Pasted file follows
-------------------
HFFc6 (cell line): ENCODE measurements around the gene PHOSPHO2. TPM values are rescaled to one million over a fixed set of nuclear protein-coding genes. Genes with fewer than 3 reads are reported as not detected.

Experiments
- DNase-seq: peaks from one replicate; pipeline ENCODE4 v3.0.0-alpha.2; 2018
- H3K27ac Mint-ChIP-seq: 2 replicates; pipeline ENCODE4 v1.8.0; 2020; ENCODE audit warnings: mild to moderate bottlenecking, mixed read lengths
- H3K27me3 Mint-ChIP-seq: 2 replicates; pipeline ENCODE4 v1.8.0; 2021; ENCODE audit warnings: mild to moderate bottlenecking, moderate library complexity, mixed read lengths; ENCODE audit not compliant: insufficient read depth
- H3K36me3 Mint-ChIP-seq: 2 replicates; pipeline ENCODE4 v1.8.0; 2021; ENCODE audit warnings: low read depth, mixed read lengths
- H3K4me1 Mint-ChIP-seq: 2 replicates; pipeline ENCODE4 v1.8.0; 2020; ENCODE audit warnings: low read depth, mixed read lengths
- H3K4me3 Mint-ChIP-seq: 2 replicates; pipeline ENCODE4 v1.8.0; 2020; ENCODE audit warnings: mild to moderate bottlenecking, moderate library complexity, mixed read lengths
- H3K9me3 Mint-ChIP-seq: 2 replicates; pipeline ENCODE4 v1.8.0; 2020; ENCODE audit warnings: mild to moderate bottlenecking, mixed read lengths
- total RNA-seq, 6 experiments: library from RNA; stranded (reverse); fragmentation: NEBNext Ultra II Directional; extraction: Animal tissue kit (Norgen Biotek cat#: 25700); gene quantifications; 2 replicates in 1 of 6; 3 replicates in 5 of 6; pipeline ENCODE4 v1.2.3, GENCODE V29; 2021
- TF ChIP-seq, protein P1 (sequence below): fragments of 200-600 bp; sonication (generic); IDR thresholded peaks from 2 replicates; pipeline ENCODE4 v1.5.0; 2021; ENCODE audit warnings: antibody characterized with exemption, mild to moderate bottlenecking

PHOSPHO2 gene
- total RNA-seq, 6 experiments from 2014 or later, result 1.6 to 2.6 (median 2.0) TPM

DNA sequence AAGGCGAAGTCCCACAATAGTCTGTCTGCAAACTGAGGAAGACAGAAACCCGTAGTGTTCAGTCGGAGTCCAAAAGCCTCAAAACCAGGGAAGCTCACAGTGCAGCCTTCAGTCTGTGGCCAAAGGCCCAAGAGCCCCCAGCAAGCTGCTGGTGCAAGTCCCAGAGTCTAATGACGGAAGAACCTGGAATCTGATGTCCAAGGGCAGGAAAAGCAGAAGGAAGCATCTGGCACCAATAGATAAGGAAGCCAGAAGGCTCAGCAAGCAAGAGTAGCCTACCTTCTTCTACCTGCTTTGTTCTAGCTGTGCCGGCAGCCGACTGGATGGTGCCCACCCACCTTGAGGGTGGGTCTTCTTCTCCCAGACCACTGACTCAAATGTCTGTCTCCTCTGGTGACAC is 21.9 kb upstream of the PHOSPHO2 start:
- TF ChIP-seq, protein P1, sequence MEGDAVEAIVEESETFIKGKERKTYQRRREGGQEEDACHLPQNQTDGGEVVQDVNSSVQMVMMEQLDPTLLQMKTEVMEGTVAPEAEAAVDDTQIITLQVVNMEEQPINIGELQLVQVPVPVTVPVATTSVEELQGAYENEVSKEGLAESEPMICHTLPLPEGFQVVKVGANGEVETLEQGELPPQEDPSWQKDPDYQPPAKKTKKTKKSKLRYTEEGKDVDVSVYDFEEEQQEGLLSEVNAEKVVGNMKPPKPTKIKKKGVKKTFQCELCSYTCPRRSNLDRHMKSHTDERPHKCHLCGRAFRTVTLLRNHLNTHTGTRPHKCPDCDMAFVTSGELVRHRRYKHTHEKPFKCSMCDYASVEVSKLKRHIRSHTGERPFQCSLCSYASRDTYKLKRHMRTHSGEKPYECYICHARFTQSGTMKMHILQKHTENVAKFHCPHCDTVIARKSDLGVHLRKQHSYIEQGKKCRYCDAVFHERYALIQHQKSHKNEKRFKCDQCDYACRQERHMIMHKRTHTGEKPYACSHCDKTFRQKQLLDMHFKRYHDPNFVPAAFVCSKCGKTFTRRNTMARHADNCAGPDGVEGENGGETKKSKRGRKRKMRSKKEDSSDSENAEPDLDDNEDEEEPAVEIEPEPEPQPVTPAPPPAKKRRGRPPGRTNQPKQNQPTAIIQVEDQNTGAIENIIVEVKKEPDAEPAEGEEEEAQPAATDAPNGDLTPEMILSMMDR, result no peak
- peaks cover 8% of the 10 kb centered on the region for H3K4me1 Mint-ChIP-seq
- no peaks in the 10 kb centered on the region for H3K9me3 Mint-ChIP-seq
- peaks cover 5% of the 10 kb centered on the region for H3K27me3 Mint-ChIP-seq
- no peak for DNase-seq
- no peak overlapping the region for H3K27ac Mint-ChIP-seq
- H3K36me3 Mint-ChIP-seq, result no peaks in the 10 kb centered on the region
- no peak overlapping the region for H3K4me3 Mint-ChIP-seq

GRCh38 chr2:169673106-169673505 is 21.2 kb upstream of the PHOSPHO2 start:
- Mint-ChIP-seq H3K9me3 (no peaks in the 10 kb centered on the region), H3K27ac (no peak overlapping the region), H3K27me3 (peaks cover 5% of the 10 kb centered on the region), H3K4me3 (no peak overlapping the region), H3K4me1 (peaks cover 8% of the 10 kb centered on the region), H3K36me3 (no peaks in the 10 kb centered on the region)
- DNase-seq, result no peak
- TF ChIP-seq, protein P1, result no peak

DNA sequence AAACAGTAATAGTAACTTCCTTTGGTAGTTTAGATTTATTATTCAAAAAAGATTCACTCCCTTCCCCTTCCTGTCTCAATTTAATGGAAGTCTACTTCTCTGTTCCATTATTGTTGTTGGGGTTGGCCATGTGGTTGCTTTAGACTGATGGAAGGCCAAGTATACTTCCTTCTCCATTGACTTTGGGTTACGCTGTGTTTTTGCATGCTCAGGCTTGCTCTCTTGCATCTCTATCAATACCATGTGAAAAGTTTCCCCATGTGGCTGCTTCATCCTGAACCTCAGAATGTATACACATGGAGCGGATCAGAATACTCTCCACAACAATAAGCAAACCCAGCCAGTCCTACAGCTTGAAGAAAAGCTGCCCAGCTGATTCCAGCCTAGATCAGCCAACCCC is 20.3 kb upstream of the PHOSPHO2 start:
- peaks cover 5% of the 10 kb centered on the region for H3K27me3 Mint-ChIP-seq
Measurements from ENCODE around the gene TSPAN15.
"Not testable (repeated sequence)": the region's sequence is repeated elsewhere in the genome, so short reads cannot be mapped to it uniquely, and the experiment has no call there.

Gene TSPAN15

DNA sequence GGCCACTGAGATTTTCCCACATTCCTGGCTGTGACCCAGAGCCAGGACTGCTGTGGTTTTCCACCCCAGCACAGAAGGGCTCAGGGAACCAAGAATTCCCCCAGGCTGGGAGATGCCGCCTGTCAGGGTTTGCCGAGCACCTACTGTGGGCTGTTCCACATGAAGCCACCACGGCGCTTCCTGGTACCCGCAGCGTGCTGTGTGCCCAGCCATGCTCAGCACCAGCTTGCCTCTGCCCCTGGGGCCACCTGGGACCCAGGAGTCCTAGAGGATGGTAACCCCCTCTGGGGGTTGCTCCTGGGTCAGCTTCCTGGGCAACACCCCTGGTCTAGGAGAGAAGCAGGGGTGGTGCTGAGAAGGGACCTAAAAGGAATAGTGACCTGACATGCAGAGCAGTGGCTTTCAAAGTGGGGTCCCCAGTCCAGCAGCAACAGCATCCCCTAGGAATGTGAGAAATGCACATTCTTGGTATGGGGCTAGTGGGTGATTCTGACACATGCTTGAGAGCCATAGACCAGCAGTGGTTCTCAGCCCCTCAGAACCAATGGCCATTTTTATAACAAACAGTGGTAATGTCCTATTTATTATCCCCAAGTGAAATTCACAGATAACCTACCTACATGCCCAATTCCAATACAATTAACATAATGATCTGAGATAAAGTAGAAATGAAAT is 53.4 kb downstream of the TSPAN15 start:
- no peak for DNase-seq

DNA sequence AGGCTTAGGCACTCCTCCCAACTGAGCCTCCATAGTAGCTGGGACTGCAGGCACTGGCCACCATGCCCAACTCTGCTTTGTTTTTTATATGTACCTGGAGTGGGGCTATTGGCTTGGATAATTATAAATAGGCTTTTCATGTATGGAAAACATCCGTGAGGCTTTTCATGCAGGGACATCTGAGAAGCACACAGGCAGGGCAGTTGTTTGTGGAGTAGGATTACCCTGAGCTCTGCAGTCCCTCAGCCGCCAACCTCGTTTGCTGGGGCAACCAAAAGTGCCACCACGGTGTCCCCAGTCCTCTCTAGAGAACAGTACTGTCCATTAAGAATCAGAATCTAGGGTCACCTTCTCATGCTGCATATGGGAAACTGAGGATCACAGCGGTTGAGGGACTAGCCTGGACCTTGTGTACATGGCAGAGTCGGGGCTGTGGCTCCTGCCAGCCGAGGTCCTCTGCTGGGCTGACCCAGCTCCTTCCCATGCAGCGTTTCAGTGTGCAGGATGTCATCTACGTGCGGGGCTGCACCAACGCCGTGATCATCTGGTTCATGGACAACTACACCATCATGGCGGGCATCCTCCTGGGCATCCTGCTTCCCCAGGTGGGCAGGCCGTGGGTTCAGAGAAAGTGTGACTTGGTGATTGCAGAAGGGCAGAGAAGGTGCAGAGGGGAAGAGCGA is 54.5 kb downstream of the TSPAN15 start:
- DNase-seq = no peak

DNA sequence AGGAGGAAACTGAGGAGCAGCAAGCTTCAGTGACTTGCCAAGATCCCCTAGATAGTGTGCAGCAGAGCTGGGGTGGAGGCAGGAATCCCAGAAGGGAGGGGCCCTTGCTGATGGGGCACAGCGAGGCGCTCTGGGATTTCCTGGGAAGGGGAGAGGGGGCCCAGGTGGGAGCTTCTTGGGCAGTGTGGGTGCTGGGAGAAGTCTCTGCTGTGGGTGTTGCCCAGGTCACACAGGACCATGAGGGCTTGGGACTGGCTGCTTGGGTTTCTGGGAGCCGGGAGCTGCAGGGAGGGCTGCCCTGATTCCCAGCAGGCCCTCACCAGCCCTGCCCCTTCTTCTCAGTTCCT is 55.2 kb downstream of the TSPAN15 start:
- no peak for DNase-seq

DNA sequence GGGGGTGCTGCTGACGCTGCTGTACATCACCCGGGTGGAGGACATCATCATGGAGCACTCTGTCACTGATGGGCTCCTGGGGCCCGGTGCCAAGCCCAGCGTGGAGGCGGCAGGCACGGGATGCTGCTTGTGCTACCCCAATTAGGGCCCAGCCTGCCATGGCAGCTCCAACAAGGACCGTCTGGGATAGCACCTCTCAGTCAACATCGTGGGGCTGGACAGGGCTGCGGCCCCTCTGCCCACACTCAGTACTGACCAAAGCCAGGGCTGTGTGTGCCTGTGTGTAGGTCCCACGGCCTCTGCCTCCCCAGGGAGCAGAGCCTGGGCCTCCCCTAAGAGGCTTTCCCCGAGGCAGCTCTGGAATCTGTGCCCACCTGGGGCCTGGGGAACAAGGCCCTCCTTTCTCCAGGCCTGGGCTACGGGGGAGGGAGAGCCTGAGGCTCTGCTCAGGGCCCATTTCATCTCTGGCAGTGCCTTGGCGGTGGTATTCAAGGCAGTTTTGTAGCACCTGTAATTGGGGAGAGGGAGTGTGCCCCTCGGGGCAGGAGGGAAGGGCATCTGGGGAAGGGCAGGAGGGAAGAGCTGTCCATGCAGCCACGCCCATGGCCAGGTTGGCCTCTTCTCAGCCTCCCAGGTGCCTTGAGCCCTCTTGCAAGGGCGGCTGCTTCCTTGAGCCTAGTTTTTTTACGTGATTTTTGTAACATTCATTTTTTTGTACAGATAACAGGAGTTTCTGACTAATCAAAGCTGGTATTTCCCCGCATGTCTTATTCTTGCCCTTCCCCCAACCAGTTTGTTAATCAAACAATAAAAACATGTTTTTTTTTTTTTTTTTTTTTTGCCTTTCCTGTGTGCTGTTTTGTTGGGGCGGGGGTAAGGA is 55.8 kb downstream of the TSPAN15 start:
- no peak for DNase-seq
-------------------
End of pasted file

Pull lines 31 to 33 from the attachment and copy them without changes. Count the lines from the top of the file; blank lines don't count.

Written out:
Gene TSPAN15

DNA sequence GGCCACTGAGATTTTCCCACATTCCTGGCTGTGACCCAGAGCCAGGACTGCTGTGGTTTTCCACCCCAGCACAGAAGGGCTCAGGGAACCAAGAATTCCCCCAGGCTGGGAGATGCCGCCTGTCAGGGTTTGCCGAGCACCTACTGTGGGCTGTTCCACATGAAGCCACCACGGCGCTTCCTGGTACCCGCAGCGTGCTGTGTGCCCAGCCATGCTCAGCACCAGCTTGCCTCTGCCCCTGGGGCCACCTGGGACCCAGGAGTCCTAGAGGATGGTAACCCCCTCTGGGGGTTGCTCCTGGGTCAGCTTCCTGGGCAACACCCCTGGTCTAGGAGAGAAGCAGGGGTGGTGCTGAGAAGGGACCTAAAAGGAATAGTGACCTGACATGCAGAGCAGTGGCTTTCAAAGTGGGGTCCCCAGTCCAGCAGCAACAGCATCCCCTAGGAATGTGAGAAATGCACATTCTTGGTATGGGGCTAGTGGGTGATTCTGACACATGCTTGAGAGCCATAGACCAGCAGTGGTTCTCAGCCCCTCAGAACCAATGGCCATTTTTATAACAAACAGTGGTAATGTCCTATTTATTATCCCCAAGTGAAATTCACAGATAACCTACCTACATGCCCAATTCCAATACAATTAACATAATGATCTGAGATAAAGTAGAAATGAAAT is 53.4 kb downstream of the TSPAN15 start:
- no peak for DNase-seq